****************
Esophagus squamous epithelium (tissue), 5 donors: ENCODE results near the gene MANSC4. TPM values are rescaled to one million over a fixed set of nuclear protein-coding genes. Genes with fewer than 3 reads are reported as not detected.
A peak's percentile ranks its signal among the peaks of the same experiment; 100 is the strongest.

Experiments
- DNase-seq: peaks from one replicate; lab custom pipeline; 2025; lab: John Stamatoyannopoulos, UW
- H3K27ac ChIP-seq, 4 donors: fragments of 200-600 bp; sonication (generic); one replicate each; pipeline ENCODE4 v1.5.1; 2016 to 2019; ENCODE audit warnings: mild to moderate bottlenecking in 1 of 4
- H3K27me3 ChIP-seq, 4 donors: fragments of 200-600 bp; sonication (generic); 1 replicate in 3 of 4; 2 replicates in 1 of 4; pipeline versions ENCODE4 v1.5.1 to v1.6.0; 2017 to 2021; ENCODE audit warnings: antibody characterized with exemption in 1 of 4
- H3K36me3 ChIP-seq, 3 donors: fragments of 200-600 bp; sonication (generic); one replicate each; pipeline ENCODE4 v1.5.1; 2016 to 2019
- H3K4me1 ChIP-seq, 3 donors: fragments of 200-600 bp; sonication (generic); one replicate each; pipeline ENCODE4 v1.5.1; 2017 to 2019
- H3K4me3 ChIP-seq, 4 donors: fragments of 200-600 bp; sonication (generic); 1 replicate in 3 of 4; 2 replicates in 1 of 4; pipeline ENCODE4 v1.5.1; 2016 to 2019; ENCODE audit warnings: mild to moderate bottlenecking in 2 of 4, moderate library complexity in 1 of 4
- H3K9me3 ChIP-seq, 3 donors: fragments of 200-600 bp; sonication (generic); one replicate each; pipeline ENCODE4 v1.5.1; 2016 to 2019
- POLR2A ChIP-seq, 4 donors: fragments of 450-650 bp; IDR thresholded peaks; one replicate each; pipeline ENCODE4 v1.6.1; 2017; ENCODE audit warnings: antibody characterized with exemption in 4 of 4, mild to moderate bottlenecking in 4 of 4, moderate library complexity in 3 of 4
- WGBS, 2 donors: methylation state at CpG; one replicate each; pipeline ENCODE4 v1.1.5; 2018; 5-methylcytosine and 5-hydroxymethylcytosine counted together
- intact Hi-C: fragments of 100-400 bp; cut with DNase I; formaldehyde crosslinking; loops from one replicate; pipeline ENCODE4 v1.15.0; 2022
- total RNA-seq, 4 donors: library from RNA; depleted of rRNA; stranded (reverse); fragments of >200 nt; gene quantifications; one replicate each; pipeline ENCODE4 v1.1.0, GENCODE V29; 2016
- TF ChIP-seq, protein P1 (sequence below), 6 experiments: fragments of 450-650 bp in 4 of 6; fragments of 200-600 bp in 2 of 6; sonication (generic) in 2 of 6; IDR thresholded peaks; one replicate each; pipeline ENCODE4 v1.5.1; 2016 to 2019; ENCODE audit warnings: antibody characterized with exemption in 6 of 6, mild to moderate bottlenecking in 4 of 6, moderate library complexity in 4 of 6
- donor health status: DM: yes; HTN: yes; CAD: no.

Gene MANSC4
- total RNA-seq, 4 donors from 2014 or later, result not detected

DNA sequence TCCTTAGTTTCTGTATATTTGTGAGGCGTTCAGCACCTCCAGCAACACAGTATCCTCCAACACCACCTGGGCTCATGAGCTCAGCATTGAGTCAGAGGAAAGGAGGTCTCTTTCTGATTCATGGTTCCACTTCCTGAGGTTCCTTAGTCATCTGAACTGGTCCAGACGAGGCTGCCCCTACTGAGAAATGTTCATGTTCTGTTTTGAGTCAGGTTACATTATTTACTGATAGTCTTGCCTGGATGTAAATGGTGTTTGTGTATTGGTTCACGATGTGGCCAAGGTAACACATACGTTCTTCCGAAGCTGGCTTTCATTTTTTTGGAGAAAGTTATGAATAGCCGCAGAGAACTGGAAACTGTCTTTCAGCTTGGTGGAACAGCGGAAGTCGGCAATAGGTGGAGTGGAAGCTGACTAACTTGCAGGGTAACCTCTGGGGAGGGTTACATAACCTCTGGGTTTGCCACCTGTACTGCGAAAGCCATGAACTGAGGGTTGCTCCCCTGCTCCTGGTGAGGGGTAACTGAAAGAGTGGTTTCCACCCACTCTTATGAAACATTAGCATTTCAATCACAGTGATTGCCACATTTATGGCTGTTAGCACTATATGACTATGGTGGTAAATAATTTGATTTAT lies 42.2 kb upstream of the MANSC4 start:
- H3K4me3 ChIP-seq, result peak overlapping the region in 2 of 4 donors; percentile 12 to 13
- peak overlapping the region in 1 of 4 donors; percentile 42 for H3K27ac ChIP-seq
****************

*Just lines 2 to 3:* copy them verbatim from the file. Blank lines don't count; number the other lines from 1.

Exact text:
A peak's percentile ranks its signal among the peaks of the same experiment; 100 is the strongest.

Experiments